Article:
Aquatic organisms physically interact with the water that surrounds them, and this interaction is fundamental in shaping many aspects of their biology. General characteristics of the hydrodynamic interactions between organisms and the flow around them can be captured by the dimensionless Reynolds number (Re), depicting the ratio between inertial and viscous forces operating on the organism. The characteristic flow regime of larval fish that cruise at slow speeds is a regime of low Re, where viscous forces dominate. In this study, we experimentally test the ‘safe harbour’ hypothesis, which proposes that increasing larval body size facilitates an ‘escape’ from the detrimental effects of low Re. Larval gilthead seabream (Sparus aurata) were reared during early ontogeny under artificially manipulated water viscosities to expose larvae to low Re regimes. Larval survival decreased significantly with increasing water viscosity, and increased with increasing standard length. Surviving larvae exceeded the mean length of mortalities by ~1 mm, on average. Our findings provide direct experimental support for the ‘safe harbour’ hypothesis, indicating that marine larvae incur a fitness cost when operating under low Re conditions. Moreover, the results highlight the need to recognize the hydrodynamic environment when considering the a-biotic characteristics that may influence organismal performance and fitness.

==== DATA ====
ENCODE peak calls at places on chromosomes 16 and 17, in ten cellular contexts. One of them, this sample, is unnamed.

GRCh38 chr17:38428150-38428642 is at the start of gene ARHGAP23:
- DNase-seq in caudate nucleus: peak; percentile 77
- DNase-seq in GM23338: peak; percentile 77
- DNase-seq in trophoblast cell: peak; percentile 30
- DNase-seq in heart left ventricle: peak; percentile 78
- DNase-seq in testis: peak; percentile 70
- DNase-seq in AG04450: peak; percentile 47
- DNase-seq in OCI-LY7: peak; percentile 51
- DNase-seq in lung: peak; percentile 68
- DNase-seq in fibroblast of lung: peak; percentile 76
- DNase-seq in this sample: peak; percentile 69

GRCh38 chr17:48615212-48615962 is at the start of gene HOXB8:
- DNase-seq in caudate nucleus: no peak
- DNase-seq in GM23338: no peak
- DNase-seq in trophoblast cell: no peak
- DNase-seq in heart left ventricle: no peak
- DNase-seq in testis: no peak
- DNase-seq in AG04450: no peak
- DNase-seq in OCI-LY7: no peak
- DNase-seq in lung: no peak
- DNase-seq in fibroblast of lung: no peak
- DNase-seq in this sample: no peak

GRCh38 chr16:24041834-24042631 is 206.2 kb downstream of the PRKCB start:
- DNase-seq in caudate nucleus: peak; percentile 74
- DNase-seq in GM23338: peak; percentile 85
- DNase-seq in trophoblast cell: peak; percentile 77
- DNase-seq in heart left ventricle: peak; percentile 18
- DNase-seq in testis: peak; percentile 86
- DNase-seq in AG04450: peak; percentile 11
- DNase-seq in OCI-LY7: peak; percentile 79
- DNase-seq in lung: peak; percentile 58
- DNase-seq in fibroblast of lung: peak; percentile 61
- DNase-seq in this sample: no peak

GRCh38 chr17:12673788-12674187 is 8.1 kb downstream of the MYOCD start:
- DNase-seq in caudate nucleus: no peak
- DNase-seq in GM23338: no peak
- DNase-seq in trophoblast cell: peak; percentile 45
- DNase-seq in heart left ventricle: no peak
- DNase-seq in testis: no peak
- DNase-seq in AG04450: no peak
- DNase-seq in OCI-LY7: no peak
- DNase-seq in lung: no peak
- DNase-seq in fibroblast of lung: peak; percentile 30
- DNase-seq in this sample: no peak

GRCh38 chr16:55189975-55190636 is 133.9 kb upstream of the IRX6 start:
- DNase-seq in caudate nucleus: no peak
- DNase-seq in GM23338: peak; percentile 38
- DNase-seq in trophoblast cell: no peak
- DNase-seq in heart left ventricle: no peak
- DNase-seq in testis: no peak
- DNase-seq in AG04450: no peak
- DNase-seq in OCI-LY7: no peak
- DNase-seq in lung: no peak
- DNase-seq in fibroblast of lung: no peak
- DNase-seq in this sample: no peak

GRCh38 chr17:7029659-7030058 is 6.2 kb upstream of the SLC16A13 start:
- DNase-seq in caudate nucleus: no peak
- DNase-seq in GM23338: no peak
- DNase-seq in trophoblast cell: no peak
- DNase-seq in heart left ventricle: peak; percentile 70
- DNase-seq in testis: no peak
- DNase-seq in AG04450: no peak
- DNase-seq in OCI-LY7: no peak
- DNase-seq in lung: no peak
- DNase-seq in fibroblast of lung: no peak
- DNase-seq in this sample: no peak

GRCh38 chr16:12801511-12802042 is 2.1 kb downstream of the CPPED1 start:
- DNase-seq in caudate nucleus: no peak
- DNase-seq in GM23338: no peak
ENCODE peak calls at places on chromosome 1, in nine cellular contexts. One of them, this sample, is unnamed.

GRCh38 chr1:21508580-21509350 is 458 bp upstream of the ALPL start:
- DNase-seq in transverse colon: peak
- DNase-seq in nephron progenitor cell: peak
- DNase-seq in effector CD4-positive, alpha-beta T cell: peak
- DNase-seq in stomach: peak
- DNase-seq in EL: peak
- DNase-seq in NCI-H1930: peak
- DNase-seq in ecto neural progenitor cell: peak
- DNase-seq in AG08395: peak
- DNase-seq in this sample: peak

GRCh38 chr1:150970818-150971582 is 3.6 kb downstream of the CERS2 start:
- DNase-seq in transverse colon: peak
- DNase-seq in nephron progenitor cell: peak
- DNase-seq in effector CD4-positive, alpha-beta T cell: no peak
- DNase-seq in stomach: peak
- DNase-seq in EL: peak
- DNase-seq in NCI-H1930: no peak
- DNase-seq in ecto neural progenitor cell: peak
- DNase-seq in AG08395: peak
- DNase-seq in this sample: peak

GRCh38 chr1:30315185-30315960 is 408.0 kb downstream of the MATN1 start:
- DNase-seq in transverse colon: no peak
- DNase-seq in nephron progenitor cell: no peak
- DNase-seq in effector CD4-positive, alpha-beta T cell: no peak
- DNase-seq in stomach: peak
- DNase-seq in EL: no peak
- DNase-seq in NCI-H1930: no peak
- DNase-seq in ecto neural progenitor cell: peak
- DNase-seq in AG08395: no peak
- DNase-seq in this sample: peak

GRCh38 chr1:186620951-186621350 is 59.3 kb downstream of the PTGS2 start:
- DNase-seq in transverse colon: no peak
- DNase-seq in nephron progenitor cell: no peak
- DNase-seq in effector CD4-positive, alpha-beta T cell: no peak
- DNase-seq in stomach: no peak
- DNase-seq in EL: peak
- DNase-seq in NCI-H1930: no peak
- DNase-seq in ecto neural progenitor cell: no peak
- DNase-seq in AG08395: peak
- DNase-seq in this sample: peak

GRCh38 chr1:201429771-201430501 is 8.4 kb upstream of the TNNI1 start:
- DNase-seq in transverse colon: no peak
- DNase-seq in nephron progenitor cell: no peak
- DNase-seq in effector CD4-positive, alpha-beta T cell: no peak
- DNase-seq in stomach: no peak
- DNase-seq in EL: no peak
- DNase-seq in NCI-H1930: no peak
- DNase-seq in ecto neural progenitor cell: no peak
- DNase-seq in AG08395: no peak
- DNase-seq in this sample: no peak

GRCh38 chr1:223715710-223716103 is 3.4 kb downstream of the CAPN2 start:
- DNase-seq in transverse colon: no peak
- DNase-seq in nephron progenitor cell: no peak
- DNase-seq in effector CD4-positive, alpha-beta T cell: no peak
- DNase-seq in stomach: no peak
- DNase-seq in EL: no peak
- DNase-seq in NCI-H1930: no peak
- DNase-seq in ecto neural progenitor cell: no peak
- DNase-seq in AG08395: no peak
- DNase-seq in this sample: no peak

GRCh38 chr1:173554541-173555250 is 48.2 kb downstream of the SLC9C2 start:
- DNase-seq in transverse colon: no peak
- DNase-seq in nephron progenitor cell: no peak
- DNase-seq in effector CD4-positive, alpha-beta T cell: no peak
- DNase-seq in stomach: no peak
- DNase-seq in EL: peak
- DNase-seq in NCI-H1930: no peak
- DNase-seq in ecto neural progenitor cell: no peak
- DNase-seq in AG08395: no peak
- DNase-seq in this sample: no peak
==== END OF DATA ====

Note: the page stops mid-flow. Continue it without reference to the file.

- Hydrodynamic starvation
- Sparus aurata
All Science Journal Classification (ASJC) codes
- Aquatic Science